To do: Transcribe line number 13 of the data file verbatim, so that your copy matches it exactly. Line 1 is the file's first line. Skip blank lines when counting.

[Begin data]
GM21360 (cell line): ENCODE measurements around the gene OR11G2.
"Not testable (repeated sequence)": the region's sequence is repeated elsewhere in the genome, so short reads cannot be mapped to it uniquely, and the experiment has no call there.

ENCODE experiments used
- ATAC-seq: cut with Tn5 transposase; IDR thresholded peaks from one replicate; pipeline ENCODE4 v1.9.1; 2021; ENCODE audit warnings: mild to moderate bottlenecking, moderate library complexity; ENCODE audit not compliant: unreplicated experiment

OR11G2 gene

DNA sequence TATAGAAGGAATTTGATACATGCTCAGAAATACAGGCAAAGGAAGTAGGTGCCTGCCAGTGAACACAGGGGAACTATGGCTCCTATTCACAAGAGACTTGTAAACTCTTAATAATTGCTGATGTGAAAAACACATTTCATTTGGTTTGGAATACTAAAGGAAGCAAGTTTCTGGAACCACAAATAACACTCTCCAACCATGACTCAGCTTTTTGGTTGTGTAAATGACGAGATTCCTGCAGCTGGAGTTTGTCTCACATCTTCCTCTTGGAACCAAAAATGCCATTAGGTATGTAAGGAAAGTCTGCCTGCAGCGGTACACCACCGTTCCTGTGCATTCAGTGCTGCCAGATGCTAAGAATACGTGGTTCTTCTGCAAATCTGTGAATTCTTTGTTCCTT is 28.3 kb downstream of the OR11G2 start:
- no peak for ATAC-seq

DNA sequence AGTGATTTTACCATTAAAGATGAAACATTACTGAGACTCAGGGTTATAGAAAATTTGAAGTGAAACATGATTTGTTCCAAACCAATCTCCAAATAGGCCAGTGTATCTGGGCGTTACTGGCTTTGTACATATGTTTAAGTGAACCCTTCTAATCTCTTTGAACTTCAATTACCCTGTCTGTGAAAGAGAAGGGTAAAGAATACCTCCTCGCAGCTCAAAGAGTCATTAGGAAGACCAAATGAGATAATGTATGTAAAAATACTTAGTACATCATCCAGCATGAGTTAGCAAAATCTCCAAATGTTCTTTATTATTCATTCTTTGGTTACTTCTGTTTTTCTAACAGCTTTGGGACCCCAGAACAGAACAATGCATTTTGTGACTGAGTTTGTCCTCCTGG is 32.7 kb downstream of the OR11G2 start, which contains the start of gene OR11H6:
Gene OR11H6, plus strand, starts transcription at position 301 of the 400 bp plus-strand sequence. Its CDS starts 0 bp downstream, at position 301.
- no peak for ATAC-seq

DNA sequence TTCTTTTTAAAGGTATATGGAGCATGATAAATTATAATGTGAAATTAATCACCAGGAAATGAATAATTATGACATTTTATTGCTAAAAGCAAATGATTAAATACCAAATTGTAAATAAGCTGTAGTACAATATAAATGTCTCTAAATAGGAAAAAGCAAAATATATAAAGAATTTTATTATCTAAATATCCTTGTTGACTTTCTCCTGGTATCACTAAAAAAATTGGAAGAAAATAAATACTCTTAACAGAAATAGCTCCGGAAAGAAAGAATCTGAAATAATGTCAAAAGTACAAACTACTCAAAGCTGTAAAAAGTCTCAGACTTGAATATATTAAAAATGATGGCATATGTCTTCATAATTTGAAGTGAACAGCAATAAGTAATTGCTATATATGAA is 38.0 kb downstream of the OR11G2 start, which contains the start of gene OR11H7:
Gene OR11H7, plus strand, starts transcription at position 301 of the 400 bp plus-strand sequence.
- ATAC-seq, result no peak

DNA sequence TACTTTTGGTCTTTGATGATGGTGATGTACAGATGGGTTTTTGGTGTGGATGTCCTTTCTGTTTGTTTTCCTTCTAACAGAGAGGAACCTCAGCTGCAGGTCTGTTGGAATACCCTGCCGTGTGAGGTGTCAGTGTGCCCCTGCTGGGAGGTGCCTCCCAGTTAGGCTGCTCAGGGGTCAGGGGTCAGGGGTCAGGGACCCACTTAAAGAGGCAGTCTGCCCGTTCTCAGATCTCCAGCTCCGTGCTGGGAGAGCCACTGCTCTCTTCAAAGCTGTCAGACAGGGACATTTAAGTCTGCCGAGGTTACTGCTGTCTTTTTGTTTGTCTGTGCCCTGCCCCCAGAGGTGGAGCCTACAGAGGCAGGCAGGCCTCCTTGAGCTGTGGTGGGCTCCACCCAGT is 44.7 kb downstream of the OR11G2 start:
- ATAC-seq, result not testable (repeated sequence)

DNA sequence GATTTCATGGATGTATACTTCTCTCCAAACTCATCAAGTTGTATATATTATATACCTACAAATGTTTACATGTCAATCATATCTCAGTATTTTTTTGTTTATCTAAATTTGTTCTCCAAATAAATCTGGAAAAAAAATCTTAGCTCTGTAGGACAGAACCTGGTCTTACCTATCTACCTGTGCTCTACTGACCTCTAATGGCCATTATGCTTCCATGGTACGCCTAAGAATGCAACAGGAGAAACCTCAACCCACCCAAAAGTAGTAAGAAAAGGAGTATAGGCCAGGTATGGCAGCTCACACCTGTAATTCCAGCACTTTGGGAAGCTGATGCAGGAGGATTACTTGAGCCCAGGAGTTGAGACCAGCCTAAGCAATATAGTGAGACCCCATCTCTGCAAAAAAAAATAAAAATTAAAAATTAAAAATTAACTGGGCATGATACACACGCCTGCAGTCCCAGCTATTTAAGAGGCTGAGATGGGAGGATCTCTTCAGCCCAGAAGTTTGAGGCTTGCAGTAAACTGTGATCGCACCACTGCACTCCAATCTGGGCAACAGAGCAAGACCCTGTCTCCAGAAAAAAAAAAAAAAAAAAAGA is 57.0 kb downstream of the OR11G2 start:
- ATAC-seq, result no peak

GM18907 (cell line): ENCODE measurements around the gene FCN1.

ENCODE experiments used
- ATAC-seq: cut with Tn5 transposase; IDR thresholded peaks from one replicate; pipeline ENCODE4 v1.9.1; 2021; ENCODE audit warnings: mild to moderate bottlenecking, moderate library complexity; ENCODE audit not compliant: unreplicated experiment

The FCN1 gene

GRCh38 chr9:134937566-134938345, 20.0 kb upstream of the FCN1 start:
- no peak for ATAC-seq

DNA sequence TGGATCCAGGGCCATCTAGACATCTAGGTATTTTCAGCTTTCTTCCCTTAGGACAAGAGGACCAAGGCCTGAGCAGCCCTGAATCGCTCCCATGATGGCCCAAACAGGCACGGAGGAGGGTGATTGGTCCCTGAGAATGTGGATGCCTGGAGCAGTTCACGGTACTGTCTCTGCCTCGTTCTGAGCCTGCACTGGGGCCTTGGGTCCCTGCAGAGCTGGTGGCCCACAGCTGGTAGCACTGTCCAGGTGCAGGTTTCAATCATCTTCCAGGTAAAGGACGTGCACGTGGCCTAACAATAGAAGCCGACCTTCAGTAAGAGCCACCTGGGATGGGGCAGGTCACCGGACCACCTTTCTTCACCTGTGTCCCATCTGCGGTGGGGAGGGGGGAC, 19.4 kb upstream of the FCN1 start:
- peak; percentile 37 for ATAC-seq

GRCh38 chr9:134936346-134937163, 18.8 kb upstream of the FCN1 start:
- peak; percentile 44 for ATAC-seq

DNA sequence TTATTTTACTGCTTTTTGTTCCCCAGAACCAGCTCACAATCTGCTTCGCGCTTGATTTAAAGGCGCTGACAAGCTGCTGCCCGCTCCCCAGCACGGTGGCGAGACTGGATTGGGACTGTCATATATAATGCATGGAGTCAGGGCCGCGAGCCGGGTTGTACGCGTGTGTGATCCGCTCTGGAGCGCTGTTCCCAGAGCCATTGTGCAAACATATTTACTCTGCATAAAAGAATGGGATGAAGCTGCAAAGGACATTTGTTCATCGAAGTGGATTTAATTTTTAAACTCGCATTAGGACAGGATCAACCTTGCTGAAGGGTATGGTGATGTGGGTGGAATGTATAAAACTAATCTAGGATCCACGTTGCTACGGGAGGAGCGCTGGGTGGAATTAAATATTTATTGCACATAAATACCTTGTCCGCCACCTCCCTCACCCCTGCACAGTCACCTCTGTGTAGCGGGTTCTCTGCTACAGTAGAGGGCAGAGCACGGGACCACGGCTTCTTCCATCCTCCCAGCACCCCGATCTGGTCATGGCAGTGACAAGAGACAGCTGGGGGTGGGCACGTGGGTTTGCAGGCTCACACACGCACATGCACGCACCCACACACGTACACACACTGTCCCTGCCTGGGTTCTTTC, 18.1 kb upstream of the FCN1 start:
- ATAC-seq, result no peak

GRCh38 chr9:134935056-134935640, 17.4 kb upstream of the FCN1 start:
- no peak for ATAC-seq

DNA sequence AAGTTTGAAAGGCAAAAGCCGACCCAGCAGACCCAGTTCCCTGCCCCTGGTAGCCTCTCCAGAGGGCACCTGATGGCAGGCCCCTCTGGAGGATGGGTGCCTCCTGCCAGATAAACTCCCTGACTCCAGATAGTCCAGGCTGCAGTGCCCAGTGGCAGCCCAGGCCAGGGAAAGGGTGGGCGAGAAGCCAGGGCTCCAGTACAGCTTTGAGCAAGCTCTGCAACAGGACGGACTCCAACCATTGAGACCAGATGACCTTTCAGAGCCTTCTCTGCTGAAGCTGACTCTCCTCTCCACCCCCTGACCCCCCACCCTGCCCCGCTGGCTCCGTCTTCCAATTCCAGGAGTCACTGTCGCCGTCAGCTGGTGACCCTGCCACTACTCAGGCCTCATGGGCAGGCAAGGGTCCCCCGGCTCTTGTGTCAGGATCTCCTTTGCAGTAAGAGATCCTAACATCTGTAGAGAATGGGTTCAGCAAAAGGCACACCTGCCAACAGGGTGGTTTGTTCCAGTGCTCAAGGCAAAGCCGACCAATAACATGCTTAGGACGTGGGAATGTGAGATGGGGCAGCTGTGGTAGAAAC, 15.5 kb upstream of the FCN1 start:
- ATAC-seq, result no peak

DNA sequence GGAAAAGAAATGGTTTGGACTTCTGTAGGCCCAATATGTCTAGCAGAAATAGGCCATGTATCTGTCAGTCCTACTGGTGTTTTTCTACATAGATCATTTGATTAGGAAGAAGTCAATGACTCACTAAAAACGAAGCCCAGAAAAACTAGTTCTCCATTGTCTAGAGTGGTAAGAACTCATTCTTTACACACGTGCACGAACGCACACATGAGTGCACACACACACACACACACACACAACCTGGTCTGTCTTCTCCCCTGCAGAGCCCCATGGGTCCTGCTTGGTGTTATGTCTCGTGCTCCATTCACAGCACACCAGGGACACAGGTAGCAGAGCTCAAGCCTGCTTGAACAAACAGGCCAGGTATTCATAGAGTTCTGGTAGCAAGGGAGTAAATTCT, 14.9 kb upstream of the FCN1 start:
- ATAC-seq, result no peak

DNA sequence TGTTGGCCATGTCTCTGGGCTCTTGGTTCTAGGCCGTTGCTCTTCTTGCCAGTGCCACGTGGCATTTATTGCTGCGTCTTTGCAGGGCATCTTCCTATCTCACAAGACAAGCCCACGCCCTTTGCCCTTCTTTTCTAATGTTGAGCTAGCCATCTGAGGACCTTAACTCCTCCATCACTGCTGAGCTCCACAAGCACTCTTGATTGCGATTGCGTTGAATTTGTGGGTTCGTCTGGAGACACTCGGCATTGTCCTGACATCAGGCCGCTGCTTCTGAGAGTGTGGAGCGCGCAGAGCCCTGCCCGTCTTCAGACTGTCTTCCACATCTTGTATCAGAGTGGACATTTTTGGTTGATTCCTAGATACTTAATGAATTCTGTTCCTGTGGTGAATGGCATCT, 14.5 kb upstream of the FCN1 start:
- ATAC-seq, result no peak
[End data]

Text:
- ATAC-seq, result no peak